Twice bitten, three times shy – perhaps, except when it comes to the now politically strategic solar industry.

Despite the historic failures of Western solar panel manufacturers to compete with Chinese suppliers, Brussels, like Washington, hopes to resume its local production to supply and profit from the expected creation of solar energy. It could work this time, or it could instead become an expensive nonsense that makes the West heavily dependent on Asian suppliers.

Representatives of the European Union said on Wednesday that solar energy was the “king” of their efforts to become independent of Russia’s energy imports by 2027. The solar initiative is one of a number of measures, but is estimated to displace about 9 billion cubic meters of gas imports annually by 2027, nearly a tenth of the EU’s planned cuts.

The new solar strategy aims to more than double capacity by 2020 – add 320 gigawatts of capacity by 2025 and 600 gigawatts by 2030 – through streamlining permits, training workers, increasing solar panels on rooftops and gradually introducing panels in all major public and commercial buildings as well as new residences. It also aims to build a local supply chain for the solar industry, currently based in Asia, with an annual capacity of 20 gigawatts by 2025.

According to the EU, a rooftop solar panel is more expensive than a communal one, but it is being built quickly and could provide almost a quarter of the EU’s electricity consumption, which is more than current gas. Installation on roofs does not require additional land, faces fewer objections because locals often benefit from the electricity generated, and minimizes transmission requirements, thus avoiding problems and electricity losses along the line.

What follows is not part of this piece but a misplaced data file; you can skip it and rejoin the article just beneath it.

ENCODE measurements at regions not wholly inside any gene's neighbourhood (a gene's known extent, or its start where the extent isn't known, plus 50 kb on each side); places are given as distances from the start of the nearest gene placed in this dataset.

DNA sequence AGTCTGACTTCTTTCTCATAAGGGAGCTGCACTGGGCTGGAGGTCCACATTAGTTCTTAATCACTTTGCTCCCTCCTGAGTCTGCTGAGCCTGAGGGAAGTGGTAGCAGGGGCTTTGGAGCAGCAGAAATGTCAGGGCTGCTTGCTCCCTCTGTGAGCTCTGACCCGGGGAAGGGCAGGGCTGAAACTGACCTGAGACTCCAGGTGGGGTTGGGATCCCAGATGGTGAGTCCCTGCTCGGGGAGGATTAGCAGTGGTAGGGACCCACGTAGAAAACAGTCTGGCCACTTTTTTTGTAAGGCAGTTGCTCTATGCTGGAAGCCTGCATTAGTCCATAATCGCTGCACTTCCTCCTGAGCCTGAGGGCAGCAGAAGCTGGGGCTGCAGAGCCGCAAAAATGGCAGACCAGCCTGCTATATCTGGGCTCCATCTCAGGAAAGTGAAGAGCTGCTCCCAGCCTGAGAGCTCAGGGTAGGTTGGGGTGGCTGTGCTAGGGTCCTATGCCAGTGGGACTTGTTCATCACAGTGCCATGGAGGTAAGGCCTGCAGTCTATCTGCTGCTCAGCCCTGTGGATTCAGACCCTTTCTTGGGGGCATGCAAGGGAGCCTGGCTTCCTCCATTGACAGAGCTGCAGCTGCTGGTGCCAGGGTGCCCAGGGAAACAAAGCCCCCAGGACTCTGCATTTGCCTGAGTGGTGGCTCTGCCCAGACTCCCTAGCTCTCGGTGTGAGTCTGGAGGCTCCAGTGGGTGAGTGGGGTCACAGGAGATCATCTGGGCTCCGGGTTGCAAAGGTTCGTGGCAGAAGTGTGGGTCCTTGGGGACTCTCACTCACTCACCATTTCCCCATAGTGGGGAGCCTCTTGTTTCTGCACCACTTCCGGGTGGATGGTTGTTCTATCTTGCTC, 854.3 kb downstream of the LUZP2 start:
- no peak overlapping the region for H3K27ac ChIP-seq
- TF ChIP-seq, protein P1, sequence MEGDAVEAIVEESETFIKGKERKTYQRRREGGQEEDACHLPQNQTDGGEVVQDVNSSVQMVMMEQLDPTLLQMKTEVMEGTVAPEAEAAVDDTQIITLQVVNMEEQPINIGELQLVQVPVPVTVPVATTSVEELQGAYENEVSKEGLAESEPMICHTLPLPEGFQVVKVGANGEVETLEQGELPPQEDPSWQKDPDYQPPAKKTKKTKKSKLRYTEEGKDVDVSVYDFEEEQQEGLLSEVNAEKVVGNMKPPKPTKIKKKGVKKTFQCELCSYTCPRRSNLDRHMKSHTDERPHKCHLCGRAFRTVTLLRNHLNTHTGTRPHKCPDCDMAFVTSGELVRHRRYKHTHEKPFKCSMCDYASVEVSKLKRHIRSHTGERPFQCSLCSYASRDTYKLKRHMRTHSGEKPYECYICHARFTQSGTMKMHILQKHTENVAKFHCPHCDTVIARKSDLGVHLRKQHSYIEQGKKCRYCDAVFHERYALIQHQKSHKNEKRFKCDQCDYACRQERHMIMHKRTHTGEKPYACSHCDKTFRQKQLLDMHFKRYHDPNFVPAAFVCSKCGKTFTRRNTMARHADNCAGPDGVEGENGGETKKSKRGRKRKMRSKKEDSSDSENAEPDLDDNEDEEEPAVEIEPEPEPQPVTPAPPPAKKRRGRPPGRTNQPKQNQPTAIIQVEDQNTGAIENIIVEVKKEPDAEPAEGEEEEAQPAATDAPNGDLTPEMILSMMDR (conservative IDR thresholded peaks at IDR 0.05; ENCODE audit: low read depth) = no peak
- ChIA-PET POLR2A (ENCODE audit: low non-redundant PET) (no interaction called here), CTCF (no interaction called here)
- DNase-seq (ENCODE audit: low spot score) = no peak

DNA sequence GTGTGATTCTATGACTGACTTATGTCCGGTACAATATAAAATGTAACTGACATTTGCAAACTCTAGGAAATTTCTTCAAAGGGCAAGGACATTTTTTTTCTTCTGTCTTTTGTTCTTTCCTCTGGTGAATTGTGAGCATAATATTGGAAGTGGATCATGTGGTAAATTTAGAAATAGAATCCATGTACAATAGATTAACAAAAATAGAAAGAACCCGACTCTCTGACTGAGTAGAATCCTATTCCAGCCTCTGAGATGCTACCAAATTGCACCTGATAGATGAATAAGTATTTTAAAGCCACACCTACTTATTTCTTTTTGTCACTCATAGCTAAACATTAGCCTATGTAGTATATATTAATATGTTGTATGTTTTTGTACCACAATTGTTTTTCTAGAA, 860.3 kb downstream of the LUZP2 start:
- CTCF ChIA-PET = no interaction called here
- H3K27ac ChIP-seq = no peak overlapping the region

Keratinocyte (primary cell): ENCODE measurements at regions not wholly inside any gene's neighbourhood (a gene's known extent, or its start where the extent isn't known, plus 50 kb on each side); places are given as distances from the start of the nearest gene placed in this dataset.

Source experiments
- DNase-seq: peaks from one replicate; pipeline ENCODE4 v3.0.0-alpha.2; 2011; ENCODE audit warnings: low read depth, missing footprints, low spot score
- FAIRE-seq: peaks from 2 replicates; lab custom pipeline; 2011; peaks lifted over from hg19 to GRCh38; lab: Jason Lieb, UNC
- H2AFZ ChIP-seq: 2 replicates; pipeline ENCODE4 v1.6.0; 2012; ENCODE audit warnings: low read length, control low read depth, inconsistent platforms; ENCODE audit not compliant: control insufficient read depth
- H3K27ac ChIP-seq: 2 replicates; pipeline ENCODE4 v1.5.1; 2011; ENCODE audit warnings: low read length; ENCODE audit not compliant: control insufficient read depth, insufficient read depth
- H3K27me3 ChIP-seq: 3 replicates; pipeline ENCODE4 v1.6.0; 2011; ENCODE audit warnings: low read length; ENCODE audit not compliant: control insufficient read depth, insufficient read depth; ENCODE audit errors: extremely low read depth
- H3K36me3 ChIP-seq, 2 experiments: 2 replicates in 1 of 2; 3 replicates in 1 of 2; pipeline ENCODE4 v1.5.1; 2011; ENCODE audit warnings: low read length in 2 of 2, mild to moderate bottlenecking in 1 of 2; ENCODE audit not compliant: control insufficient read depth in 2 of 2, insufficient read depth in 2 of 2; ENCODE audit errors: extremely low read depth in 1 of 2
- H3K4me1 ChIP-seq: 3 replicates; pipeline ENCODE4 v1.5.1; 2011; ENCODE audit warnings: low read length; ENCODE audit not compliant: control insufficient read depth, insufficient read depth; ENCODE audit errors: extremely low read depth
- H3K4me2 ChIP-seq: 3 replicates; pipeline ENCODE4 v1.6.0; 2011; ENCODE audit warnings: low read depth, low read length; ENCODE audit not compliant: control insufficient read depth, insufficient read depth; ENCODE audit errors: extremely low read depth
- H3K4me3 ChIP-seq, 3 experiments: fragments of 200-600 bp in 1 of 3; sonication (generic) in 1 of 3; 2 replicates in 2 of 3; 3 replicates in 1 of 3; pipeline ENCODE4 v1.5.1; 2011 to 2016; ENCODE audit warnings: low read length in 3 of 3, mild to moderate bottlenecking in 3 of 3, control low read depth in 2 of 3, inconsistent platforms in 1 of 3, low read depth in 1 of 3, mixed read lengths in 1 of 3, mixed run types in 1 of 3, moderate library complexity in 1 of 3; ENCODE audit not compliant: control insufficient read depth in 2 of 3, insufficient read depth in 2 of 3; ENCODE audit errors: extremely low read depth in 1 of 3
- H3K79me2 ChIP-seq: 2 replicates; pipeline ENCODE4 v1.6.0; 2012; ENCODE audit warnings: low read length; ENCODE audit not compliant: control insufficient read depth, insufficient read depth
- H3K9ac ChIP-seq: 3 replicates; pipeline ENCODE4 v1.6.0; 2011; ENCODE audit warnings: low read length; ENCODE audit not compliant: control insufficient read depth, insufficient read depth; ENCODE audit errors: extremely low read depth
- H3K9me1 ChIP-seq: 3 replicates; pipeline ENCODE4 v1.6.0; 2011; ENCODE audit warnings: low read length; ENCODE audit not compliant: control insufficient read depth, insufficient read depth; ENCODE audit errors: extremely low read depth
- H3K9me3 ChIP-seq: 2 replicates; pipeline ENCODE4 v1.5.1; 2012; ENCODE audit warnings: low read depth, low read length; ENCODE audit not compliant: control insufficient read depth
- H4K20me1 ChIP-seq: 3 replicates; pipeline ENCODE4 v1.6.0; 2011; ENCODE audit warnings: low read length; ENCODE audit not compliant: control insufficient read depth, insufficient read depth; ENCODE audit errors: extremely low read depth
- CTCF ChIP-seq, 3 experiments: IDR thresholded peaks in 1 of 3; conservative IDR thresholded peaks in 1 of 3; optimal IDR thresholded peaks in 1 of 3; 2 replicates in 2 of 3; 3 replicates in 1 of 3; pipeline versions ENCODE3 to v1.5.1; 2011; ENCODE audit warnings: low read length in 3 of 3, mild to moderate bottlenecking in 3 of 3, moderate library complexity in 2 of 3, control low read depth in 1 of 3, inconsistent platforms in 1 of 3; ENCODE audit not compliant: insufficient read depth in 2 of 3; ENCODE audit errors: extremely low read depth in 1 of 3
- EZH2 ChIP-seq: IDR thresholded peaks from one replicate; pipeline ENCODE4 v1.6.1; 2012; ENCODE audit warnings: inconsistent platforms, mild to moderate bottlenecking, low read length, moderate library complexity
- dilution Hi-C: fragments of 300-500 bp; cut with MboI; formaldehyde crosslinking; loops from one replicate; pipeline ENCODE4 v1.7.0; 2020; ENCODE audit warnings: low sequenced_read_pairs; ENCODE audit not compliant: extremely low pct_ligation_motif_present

High European electricity prices have improved payback. EU consumer interest is growing exponentially when the payback is less than 7-8 years, says Daniel Typing of consulting firm Wood Mackenzie. Combining solar and storage is becoming increasingly popular, especially due to high electricity prices and incentives in Germany, Italy, Austria and the UK.

The transition from gas to solar energy risks creating a new dependence on Asian panel manufacturers and, in particular, China. Currently, European companies contribute only about 9% of gross value added in the solar supply chain, according to Guidehouse Insights. However, unlike Russian gas, which requires constant procurement, the panels last 20 to 30 years, giving Brussels time to develop a local supply chain.

They will need it. Unlike the US, Europe has a very fragmented market for roof installers. It has competitive companies that build racks for rotating solar tracking panels and power inverters that convert power to AC and optimize output. However, he could not compete with major Chinese manufacturers of cheap panels.

Europe hopes to restore its local supply chain with a strategic alliance similar to the one created in 2017 for batteries for electric vehicles. So far, it has been a successful initiative that has increased EU production capacity from 0% in 2017 to an estimated 25% of global supplies by 2030, according to Anna Darmani of Wood Mackenzie. This has sparked collaboration and accelerated the development of new European manufacturing sites, although the nascent industry has yet to prove that it can compete in quality and price with leading Asian suppliers.

Unlike batteries, Europe has some solar heritage on which to build. One of these companies, which has experienced ups and downs – is Meyer Burger,

which until recently was focused on solar energy research and sales of production equipment. It turned around in 2020 and opens capacity in Germany and Arizona to produce 4.6 gigawatts of high-performance solar cells and modules annually by 2025, although the pandemic has caused some delays. Enel,

The Italian utility, which aims to become a global green energy giant, is also investing in a Sicilian plant to build three gigawatts of high-tech modules with EU funds. European-made panels will have local appeal, but may still face stiff competition as Chinese and Indian manufacturers invest in similar technologies.

European solar production offers very few companies that equity investors can buy, but only in the early days. The pressure on high-tech solar panels will create jobs and increase the energy security that politicians want, but the market must evolve further before it becomes clear whether it can also generate hot profits for investors.

Write Rachel Toplensky at

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